Just Left a Face to Face IRS Audit

downloadToday I met with a friend and the IRS for a face to face audit of his 2011 personal and business taxes. The audit was at the IRS offices located at 290 Broadway in NYC. The meeting started at 11 am and ended at 1:30 pm. Again, he runs a business and they wanted an explanation of his business and his business expenses.

Here are the important takeaways from the audit:

* Don’t Panic

IRS employees are people too. Ours was pleasant and professional. She lives in Brooklyn, sends her son to a charter school and loves to garden. She even shared her skittles.

Her office neighbor’s ringtone of Lil Jon and Usher was pure comedy.https://www.youtube.com/watch?v=GxBSyx85Kp8

* KEEP ALL YOUR RECEIPTS/INVOICES/CANCELLED CHECKS

That is the most important take away. The more receipts/invoices/cancelled checks you have, the less you need to worry about an audit (They don’t want bank statements).

This also goes for people who itemized deductions on Schedule A for charities and medical expenses.

* Be Organized

The more organized you are, the faster everything goes and the easier the process. Software is helpful in explaining expenses but receipts are what they really want. Scanners and folders are worth the investment.

* Be able to explain your business in detail

The IRS wants to make sure the expenses you claim make sense for the business.

* Respond to an audit as soon as possible

Again, having the receipts makes the process so much easier.

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An Excerpt from TaxAssurances’ Book for Small Business

sales-taxAlong with worrying about paying federal, state and local taxes, many business owners have to worry about paying sales taxes on the products and services they offer to the public. Sales taxes are a tax on the retail sales of certain tangible personal property and services.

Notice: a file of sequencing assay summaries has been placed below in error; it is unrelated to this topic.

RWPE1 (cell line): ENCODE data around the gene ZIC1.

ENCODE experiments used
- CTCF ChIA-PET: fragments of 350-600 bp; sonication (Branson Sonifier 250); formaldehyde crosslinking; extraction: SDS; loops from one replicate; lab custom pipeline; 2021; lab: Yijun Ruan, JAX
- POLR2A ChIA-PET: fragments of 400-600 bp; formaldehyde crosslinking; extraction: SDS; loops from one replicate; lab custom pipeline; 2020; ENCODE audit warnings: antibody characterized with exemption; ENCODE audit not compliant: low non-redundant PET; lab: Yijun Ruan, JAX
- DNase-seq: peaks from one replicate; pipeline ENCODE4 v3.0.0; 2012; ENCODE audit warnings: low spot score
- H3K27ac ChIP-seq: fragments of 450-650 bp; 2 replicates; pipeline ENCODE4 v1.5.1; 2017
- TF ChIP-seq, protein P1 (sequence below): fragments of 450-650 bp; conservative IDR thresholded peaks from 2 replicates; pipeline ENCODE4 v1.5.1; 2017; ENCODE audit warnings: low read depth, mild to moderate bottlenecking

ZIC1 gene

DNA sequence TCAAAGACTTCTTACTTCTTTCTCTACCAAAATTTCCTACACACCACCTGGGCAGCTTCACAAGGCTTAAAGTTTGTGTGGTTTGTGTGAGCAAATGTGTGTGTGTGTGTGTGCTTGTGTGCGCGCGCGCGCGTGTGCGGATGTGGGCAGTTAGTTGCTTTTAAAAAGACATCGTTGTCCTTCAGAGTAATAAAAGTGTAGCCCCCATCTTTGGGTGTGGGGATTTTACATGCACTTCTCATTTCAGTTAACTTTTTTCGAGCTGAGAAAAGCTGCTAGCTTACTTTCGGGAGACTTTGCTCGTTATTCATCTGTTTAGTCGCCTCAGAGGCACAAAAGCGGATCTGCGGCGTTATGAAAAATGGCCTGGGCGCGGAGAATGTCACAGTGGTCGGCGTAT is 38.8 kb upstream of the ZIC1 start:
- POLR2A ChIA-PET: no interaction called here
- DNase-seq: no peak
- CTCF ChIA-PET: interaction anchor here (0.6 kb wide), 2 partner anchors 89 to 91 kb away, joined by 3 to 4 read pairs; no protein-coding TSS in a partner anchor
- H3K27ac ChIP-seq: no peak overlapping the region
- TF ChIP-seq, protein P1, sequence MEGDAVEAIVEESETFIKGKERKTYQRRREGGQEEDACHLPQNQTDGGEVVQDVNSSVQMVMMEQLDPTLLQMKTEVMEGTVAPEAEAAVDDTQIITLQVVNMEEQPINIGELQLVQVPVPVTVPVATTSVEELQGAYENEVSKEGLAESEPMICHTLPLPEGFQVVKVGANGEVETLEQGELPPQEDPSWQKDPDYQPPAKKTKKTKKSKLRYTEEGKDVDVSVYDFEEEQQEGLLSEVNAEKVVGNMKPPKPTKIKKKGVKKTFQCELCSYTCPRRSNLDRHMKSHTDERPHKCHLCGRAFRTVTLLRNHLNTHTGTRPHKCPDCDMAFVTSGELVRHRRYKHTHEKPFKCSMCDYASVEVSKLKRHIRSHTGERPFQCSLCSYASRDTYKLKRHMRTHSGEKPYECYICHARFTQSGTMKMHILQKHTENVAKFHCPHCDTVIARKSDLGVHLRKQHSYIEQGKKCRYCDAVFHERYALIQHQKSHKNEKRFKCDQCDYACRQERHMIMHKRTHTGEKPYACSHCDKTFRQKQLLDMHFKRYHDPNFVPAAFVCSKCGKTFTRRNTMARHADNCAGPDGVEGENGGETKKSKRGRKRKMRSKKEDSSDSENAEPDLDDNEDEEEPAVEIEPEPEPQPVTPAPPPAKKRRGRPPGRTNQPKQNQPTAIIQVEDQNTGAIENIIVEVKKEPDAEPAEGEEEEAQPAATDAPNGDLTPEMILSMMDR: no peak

Potential and new business owners should reach out to their state and local revenue departments to see if the business they are starting is responsible for collecting, reporting and paying sales taxes to them. Along with those requirements, they can also find out what the tax rate is that they need to collect.

In the state of New York, the sellers of the following goods and services need to worry about paying sales tax. Again, potential business owners should check with their state and local revenue departments to find out if they are responsible for accepting, reporting and paying sales taxes.

• Tangible personal property (unless specifically exempt);
• Gas, electricity, refrigeration and steam, and telephone service;
• Selected services;
• Food and beverages sold by restaurants, taverns, and caterers;
• Hotel occupancy; and
• Certain admission charges and dues.

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Top 10 Tips to Know if You Get a Letter from the IRS

irs-building1Here are the top 10 tips you want to know if you get a letter from the IRS directly from the IRS:

The IRS mails millions of notices and letters to taxpayers each year. There are a variety of reasons why we might send you a notice. Here are the top 10 tips to know in case you get one.

1. Don’t panic. You often can take care of a notice simply by responding to it.

2. An IRS notice typically will be about your federal tax return or tax account. It will be about a specific issue, such as changes to your account. It may ask you for more information. It could also explain that you owe tax and that you need to pay the amount that is due.

3. Each notice has specific instructions, so read it carefully. It will tell you what you need to do.

4. You may get a notice that states the IRS has made a change or correction to your tax return. If you do, review the information and compare it with your original return.

5. If you agree with the notice, you usually don’t need to reply unless it gives you other instructions or you need to make a payment.

6. If you do not agree with the notice, it’s important for you to respond. You should write a letter to explain why you disagree. Include any information and documents you want the IRS to consider. Mail your reply with the bottom tear-off portion of the notice. Send it to the address shown in the upper left-hand corner of the notice. Allow at least 30 days for a response.

7. You won’t need to call the IRS or visit an IRS office for most notices. If you do have questions, call the phone number in the upper right-hand corner of the notice. Have a copy of your tax return and the notice with you when you call. This will help the IRS answer your questions.

8. Always keep copies of any notices you receive with your other tax records.

9. Be alert for tax scams. The IRS sends letters and notices by mail. The IRS does not contact people by email or social media to ask for personal or financial information.

10. For more on this topic visit IRS.gov. Click on the link ‘Responding to a Notice’ at the bottom left of the home page. Also, see Publication 594, The IRS Collection Process. You can get it on IRS.gov/forms at any time.

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